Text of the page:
Drew Brees of New Orleans Saints gives prep QB with amputated leg new prosthesis
Drew Brees had a special encounter with a fellow No. 9 last weekend in San Diego.
The New Orleans Saints quarterback presented high school quarterback Alex Ruiz with his first walking prosthetic leg, with a promise to pay for an athletic training prosthetic in the fall once Ruiz gets used to this one.
Ruiz, who wears No. 9 because he is such a big fan of Brees, had his left leg amputated below the knee in February because of a severe injury he suffered on the field last fall while playing for Linfield Christian High School in Temecula, California.
“It was a very emotional presentation and really exciting for everyone in our league to be a part of it,” said Brees, who surprised Ruiz on Friday through the Football ‘N’ America flag football league that he co-founded in Louisiana last year and expanded to San Diego this spring.
Ruiz’s family had kept the surprise secret for weeks.
“If there’s anything above cloud nine, that’s where I’m at right now,” the 17-year-old told local reporters after spending time with Brees — and even throwing him a pass.
Brees said his FNA league identifies local charities with which to work. And this time it chose the Challenged Athletes Foundation, which selected Ruiz — who is determined to remain a competitive athlete.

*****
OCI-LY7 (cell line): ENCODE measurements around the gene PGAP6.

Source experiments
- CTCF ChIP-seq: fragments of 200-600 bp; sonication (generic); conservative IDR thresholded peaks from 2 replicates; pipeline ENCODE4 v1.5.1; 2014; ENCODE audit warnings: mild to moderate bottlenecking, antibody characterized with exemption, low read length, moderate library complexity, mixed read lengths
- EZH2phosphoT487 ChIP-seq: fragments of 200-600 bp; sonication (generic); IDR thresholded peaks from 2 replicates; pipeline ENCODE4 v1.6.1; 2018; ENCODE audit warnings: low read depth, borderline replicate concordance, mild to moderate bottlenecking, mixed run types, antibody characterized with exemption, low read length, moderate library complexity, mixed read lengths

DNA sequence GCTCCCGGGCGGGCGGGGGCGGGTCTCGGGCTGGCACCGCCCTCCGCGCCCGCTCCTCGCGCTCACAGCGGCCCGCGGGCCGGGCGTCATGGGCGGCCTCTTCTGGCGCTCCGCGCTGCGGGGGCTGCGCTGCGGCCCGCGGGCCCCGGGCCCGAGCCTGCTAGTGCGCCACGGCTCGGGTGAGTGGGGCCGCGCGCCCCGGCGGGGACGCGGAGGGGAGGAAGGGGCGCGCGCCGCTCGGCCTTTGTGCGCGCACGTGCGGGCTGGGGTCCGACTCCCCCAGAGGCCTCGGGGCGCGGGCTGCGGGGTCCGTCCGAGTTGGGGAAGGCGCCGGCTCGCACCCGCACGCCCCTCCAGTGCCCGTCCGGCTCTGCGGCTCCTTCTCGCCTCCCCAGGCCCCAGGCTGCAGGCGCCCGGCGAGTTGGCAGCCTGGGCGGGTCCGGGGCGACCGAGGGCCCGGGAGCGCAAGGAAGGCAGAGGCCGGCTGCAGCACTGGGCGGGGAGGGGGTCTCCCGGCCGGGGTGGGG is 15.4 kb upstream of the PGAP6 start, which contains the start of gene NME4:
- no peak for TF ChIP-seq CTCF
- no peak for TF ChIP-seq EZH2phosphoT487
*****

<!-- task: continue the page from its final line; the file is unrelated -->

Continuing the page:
But as it turned out, it wasn’t the first time Brees had reached out to Ruiz. Brees said a friend of his in Temecula called him during the Saints’ season and told him about Ruiz, so he sent a personalized jersey to him.
“In the back of my mind, I said to myself, ‘I hope I get a chance to meet this young man someday,'” Brees recalled. “Alex has suffered a long and very difficult road but has remained so positive and insists this set of circumstances will not hold him back. He still has loftier goals than ever for his athletic career and beyond. We wanted to help his dreams come true.
“This is what it’s all about — providing the best family experience we can through our FNA flag football leagues and connecting with the communities in which we play.”